DRM protected pre-loaded media content on microSD cards. A clever evolution of the CD/DVD or an unnecessary step back into the past?
We always suspected our site name was a good ‘un and clearly SanDisk agrees given that its latest evolution of the MicroSD format is called “TrustedFlash”. It’s not about public displays of nudity though (however pleasant, or disturbing that may be), it’s about something far more scary: DRM.
In a sentence, this is essentially what TrustedFlash is: ”CD and DVD protected content on a MicroSD card.” The idea is that music labels and movie studios can sell these things (complete with pretty labels) much in the same way they do with optical media today. Given that microSD is infinitely smaller, however, this content can played on laptops, PDAs and phones.
Now my take on TrustedFlash is that it is both groovy and a little antiquated at the same time. The good part is obvious: increased content for multiple types of device. The bad is it suggests we’ll end up in a CD/Minidisc era again with tons of little microSD cards in our pockets which we’ll rifle through looking for the right album. Is this really the way forward or is it just the past, shrunk?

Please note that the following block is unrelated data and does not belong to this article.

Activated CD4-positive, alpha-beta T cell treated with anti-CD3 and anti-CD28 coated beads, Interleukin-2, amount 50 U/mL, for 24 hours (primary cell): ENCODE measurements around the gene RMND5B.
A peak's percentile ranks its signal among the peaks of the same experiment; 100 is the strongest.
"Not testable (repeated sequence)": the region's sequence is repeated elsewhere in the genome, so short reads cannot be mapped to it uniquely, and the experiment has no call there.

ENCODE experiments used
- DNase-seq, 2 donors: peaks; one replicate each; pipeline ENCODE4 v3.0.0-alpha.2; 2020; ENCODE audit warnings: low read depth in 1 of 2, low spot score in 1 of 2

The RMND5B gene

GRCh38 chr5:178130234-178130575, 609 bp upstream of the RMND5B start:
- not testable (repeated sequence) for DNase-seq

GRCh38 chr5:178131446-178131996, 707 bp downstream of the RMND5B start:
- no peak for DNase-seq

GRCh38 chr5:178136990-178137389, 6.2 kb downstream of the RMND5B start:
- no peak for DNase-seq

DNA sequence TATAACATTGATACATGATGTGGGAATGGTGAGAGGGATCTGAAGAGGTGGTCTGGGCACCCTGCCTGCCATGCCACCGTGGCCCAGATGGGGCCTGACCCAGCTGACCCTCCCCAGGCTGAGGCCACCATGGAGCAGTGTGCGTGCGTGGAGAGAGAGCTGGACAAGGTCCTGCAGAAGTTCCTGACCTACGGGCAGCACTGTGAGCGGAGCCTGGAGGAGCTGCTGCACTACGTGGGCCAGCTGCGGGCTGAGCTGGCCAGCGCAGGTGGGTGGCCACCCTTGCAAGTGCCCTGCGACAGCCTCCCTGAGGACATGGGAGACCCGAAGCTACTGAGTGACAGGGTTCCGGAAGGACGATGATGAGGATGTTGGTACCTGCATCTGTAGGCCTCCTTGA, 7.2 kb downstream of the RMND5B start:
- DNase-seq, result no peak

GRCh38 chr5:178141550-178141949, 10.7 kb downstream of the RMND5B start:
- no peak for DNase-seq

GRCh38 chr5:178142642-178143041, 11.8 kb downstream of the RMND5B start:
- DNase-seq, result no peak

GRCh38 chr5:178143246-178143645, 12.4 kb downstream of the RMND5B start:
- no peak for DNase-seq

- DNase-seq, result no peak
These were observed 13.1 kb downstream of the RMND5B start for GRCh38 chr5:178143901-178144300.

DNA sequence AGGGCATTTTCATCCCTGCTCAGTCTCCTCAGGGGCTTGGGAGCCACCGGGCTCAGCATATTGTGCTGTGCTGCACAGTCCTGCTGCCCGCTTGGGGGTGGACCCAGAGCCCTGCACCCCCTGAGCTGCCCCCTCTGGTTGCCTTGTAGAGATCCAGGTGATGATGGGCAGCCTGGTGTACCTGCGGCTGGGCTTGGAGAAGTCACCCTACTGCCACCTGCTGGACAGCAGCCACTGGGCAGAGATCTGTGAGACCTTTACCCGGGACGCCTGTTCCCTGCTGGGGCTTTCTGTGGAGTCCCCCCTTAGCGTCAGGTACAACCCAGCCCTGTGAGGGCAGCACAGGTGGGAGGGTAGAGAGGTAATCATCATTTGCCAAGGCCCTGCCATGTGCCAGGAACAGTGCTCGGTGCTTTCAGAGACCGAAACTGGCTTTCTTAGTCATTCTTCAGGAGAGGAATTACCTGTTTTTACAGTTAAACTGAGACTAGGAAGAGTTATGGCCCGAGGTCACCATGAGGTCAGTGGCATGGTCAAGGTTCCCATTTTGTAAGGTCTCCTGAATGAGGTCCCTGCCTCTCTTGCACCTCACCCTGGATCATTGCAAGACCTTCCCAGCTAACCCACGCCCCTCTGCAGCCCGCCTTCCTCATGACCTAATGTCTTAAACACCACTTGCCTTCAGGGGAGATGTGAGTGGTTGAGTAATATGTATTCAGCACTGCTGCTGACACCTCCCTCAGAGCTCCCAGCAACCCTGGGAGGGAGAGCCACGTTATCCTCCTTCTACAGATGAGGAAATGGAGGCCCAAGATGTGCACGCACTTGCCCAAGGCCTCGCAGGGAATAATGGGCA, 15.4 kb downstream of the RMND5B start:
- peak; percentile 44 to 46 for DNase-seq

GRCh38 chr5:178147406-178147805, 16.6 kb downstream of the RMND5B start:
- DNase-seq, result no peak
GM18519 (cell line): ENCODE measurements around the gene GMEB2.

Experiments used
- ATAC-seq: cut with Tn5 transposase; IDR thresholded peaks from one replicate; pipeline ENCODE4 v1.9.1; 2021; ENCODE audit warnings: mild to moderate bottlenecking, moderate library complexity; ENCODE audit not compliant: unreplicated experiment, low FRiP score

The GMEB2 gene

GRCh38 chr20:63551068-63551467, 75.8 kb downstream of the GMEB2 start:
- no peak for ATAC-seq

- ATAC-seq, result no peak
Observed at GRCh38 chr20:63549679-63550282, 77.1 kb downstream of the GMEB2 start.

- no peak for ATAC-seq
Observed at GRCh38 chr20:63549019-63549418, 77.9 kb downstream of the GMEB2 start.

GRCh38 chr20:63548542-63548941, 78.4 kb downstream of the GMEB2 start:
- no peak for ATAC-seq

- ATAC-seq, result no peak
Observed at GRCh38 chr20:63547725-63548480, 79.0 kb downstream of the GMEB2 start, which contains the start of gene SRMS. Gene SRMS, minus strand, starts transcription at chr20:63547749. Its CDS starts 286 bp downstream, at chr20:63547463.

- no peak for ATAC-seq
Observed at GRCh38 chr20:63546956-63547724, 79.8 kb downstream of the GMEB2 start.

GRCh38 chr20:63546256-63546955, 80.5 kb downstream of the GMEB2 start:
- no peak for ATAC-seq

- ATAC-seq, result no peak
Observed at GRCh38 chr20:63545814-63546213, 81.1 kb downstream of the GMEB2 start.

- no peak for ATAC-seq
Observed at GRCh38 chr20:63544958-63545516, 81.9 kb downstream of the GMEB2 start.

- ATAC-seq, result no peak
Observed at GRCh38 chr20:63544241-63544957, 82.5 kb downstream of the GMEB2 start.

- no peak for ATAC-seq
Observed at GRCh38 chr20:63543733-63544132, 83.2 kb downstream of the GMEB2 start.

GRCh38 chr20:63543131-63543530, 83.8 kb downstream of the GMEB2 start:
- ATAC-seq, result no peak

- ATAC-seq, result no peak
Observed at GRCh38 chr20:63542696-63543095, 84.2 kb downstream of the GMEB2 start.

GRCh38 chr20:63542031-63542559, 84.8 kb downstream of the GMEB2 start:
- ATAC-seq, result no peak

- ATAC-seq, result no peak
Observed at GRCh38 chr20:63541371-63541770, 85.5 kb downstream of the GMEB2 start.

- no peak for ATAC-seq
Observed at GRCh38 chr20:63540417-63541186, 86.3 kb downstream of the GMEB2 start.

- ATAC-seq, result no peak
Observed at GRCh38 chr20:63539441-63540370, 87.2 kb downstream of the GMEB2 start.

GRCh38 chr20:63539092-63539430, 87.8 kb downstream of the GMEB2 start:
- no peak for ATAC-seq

The other issue is Digital Rights Management. With the pre-purchased content “locked” onto the card, do we really want it inserted into our device at the expense of the mass storage card we already have in there which tends to hold pertinent content to our everyday use? So it’s a conundrum.
It looks like the idea is here to stay, however, as TrustedFlash will be expanded beyond multimedia into mobile commerce applications (enabling online financial transactions, credit card payments, mass-transit access and one time password authentication) in 2006.
The first TrustedFlash products will be available (under the brand “gruvi” cards) soon and storage capacities will be up to 2GB. Pricing will obviously depend on the type and amount of content preloaded. Horses for courses, people.